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Friday, November 25, 2011

Arthur Russell: First Thought Best Thought


1) "Instrumentals" Volume 1; 2) "Instrumentals" Volume 2; 3) Reach One; 4) Tower Of Meaning; 5) Sketch For The Face Of Helen.

This monster 2-CD set is not for the common man. Completely instrumental and mostly «mini­ma­list / ambient» in scope, it is a great discovery for the Giants of the Open-Minded Approach. In the meantime, I can only try to review it from the humble viewpoint of the Dwarf of the Open-Minded Approach, with all the honesty and integrity that go along with it. (Besides, it's always a great opportunity to use dirty words and get away with it).

The first CD includes two «volumes» of «Instrumentals» – two sets of meditative musical paint­ings, at least the first of which goes back to the mid-Seventies, when it was designed to accompa­ny some nature photos taken by a Japanese photographer (A-R-T, boys and girls!). For some rea­son, though, only the second volume saw the light of day in Russell's own lifetime (originally re­leased in 1984)...

...which, I think, is a great injustice, since Volume 1 is far more interesting. Listening to it syn­thesizes the idea of an «art-pop jam» in my mind, which is something fairly unique. We all know jazz jams, blues jams, psychedelic drone jams etc., but this stuff sounds a bit like... well, imagine Brian Wilson's backing band on Pet Sounds that, one of those days, suddenly decided to take a break and just kick back and improvise on some of the themes, without soloing.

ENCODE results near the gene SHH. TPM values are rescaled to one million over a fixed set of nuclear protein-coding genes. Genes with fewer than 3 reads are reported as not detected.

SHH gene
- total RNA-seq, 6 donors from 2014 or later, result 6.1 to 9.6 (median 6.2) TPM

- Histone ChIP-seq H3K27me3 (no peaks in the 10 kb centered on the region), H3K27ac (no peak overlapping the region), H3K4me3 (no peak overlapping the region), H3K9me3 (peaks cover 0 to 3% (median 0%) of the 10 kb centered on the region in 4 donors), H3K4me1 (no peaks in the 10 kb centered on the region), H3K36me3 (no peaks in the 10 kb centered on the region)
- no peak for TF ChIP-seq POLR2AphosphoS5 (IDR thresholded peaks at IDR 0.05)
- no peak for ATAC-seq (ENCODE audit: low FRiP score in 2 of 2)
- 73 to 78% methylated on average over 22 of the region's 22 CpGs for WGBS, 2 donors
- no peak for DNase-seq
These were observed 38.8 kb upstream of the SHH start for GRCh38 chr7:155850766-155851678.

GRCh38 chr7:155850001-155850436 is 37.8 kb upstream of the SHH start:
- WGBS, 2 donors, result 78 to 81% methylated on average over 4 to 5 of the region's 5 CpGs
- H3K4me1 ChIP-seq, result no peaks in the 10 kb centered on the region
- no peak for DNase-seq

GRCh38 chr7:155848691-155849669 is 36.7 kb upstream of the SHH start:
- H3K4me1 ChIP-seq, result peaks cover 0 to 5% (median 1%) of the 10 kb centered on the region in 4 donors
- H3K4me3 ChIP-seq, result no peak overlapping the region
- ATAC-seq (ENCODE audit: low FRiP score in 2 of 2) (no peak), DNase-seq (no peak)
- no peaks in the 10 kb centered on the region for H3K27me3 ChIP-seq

Basically, it's a set of free-flowing rhythmic motions, with lots of instruments that behave «nor­mally», but «atmospherically», just drifting around without any apparent goal. Horns, strings (in­cluding Russell's own cello), and percussion are usually in the lead, but guitars, bass, and probab­ly numerous other instruments are also present. Technically, it is «boring», and not exactly «bea­utiful» in the conventional sense of the word, but it also does not feel one bit pretentious. Some­how, it manages to create a minimalistic impression without actually being minimalistic — with all these instruments, you'd think there'd be a lot of stuff going on, when nothing really goes on. So, if you want to really learn how to create Nothing from Lotsa Something, this here is a ten-sec­tion crash course that I find amazingly instructive.

'Volume 2' is where the problems start. To learn my opinion of it, please refer to the Tower Of Meaning review — not accidentally, Tower Of Meaning itself constitutes the bulk of the second disk here, flowing almost seamlessly out of the second chunk of 'Instrumentals'. Although the first track still has some percussion and extra stuff, it is dominated by cello droning, which even­tually squeezes out everything else. If you like to spend long winter evenings listening to gusts of wind howling in the pipes... ah, well, forget it.

To «round things out», the second disc ends with a very early experimental composition (the six­teen-minute long 'Reach One', on which Russell records a competition in minimalism between two Fender Rhodes pianos), and 'Sketch For The Face Of Helen', on which a field recording of a started-up tugboat is combined with an electronic tone generator — tons of fun for the entire fa­mily, especially if the father is an electrician at the local harbor.

Still, the presence of 'Instrumentals Vol. 1' makes the album a very important release in Russell's post-mortem history, maybe even a must-have for all those interested in collecting as many di­ver­si­fied approaches to music-making as possible. These are cool, melodic, thoroughly un-ugly, and yet, quite unique trills coming from your speakers, and they do a far better job of «colorizing» the guy than about 50% of his released output. (The rest, for all I know, may be exclusively for those A-R-T people whose grand­mothers were abducted by aliens).

Check "First Thought Best Thought" (CD) on Amazon
Check "First Thought Best Thought" (MP3) on Amazon

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